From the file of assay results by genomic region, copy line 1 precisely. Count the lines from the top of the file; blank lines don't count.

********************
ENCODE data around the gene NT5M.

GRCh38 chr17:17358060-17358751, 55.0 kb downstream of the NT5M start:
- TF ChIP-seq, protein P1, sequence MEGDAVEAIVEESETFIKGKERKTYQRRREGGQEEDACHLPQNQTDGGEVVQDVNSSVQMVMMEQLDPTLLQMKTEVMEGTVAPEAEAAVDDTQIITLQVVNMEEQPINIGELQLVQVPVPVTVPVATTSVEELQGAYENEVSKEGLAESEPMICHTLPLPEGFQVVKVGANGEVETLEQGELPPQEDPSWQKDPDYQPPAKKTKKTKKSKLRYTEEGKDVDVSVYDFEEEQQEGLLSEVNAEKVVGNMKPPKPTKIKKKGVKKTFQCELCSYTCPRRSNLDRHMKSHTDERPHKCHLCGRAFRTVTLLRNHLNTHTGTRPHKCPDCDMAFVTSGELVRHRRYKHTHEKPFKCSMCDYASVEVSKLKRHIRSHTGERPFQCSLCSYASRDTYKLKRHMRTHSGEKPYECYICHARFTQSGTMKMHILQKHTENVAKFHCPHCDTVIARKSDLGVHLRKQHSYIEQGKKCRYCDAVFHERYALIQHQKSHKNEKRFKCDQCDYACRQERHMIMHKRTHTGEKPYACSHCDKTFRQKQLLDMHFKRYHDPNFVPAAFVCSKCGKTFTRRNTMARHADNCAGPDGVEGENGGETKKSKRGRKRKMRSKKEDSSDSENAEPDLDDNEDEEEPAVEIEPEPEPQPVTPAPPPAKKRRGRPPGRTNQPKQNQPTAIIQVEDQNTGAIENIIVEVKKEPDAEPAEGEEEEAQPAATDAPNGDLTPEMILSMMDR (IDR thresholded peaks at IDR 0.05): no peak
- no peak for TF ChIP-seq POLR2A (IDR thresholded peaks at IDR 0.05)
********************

ENCODE data around the gene NT5M.